Thurs morning we parked at the one and only greek church in Nashua, yay greek people! We walked to the center of the bridge at exit 5 and watched as many truck drivers and other Lynch supporters honked and waved to us. Once again no dogs tho. We have 5 people for exit 5 that day: 2 coordinated people, Cooper, and 2 state rep candidates. The cool thing about the 2 state rep candidates is that i graduated with them from high school. Its exciting seeing younger people want to bring down the average age of 153 yrs of age in the state house. It shows some hope for the future in my eyes. We also noticed that day that we thing UPS is full of republicans. The UPS warehouse is right down the street and all the trucks go over this bridge to get onto the highway. I think out of probably 25 UPS trucks, 2 actually waved; although we did count one of those truck drivers as 2 because he honked, jumped around in his seat, yelled, and waved his fists in the air in support for Lynch. And we remembered the poster that one of the staff made too, it said "Honk 4 Lynch"; so we had a lot more people honk at us.
The viz in Peterborough was great because of the outcome we had. We had something like 16 people show up but the only problem was that the traffic wasnt as busy as I hoped it would be. We had our viz at 530, so it was either get no1 to show up or have a lot of people show up and just hope people decide to pointlessly drive. The viz went well though, there were a lot of Peterborough people, even people from Keene and Rindge. 2 Hodes people showed up too. After the viz the younger people in the group, we all went to a pub and got something to eat, and it was a good way to get to know people personally in the area. Overall I think it was a success. O and there was a dog at this one...I guess I was wrong because not only did he wave, but he blew kisses too. It was amazing. His name was Raul, hes from spain he said. He said he was cousins with the dog from Hampton. Sorry Miranda for showing you the reasons why it couldnt have happened, I guess miracles happen. Did I mention that he talked too...
If you were there what do you think??
NH Democrats Out In Force On Education
This week saw NH Democrats unite behind education. It was Second Congression District candidate Paul Hodes who got the ball rolling by joining with Democratic Congressional Campaign Committee Chairman Rahm "Rahmbo" Emanuel in support of a College Tuition Tax Credit. The Refundable tax credit for college tuition proposed by Rahm Emanuel and Paul Hodes would create a $3,000 a year credits to undergrad and graduate students.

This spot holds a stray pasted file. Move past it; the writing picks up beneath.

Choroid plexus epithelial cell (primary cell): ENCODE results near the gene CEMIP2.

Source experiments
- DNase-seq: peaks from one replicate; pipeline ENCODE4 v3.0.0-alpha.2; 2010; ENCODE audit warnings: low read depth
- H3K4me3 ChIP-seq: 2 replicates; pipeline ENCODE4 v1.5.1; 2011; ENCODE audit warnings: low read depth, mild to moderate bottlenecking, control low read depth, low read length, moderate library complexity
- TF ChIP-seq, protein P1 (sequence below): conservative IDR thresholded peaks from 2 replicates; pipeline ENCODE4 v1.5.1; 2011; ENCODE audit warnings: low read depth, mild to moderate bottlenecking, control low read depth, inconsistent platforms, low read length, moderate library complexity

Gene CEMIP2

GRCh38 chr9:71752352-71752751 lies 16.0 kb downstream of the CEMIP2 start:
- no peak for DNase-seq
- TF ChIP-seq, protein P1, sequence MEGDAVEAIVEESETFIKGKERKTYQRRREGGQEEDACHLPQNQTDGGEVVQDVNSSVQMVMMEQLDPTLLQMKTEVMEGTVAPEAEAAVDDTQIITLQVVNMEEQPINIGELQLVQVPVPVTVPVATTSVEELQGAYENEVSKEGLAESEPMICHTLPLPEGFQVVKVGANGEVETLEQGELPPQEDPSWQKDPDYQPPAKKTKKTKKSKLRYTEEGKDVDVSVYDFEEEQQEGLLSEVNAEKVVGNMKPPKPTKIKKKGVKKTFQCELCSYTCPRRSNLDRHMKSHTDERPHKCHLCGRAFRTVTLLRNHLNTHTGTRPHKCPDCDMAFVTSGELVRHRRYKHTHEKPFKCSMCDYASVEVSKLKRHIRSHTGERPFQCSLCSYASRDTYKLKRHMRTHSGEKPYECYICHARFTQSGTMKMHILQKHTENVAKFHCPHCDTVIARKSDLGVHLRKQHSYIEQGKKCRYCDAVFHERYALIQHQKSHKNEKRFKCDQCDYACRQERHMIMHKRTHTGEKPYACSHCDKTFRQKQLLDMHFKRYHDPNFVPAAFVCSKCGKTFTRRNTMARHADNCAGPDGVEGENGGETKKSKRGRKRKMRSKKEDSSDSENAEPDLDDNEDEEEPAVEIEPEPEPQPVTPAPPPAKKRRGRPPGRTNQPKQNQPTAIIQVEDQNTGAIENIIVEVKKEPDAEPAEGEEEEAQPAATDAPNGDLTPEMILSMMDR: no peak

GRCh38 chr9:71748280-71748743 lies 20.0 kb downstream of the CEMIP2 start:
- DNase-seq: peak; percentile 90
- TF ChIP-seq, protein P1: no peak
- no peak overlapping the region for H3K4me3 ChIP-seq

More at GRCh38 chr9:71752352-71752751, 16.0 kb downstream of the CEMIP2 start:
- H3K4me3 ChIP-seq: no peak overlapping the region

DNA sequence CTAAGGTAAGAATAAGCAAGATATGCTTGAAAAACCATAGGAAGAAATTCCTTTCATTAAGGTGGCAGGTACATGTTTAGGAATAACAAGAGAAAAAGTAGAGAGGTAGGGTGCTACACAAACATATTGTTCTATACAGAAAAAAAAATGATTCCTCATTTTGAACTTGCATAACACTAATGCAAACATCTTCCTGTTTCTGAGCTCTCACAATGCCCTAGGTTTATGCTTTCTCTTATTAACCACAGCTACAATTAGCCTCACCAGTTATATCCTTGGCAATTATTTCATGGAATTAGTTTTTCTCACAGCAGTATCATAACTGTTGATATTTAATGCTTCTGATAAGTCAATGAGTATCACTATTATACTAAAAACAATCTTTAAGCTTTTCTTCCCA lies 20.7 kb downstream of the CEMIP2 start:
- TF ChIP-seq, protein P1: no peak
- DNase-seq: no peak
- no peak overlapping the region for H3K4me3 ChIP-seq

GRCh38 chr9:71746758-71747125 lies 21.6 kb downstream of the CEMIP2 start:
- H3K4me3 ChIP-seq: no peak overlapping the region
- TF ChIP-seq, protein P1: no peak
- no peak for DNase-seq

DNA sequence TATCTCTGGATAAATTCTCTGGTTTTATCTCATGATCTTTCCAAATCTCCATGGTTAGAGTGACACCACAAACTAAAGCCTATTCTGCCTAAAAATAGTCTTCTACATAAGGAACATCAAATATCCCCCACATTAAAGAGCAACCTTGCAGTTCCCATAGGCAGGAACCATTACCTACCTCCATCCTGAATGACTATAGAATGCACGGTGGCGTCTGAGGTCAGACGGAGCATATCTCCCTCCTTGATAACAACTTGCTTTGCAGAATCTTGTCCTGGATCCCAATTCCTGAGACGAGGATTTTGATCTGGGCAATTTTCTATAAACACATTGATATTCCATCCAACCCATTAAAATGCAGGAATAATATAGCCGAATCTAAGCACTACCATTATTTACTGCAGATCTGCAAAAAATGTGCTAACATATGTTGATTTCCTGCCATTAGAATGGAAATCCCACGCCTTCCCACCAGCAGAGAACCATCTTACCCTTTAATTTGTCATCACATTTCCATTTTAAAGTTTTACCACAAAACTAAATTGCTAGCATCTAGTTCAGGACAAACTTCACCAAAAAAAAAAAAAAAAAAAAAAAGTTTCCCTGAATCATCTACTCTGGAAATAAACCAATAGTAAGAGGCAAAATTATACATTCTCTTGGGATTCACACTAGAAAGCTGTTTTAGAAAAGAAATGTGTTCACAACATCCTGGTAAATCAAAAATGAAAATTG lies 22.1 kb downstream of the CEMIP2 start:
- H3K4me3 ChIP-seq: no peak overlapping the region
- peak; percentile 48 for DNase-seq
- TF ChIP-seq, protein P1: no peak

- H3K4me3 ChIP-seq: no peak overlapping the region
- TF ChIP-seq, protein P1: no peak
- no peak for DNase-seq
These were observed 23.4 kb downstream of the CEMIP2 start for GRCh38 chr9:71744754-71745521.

Granite State Democrats also gathered Wednesday at UNH in Durham to talk about the College Tax Credit, their accomplishments regarding education, and their continued dedication to making education a legislative priority. Senator Martha Fuller Clark (MFC!) and Executive Council Candidate Bev Hollingworth (Bev) were joined by state representatives Terie Norelli, Marjorie Smith, and Naida Kaen. Exeter high school teacher Kevin Fleming and Concord former professor June Frazer also joined.
UNH College Democrats President Nick Christiansen summed up the situation as it stands pretty well. "A lot of people have $15,000, $20,000 or more. I don't know how they do it, but we have to if we want the education." Nick has $10,000 worth of debt of his own.
Check out the coverage from the event in the Portsmouth Herald
and Foster's Daily Democrat
"An Effort To Ease Education Costs
," by Emily Aaronson
"Higher Education Costs Decried By Democrats At UNH Forum
," by Larry Clow
Here's a couple more facts about Democrats versus Republicans on Education:
- John Lynch committed to students in his first budget that those first-year NH students who receive the maximum Pell Grant and with the help of Democrats in the NH House and Senate, these students are now able to attend the public universities here in New Hampshire for no additional tuition.
- Despite continued increases in college tuition costs, Republicans Charlie Bass and Jeb Bradley supported President Bush's $12.7 billion cut to college student loans.
- John Lynch is also encouraging more and more young people to consider college with Project Mentor. A program that recruits college students to mentor middle school students and encourage them to begin considering higher education.
- In NH, 37,666 students currently borrow money to attend college and seventy percent of the Bush eduaction cuts will be shouldered directly by students and parents. The hike in interest rates alone amounts to an additional cost of $680 a year for one student.
So this is a delayed posting but o well...The Nashua canvass went pretty good there was about 20 volunteers that showed up and we covered all of Ward 2, and most of Ward 5 and 9. We knocked on close to 500 doors, we had about 120 contacts (a lot of the ones I talked to were all for Lynch and promised to go out and vote).
Next time in Nashua we will get more volunteers and we will knock on even more doors, and thats a guaren-sheed. The problem was with this one that none of the state reps came out to help the canvass. We NEED them to support themselves and the rest of the party. But overall for the first one that I have set up I personally thought it went pretty well, you learn from your mistakes and change them for the next time.
One of the problems we ran into was we set up differently than one of the head people in Nashua wanted us to so we had to change the setup a little the night before. I was up til 1am, but no worries about that. Like I said next time will be better cause you just learn from that. If anyone went what were your thoughts about the canvass? what do you think should have been done differently?
Hello world and a special shout-out to my peeps in Auburn and the Manch. I am Andrew, one of the fine interns this summer at the NHDP. I actually prefer the title of spreader of joy to intern, I think it helps show the Democratic Party is full of vibrancy and good things. Actually it just sounds better than intern cause it helps me forget im not being paid (maybe if we got more donations I could get paid hint hint).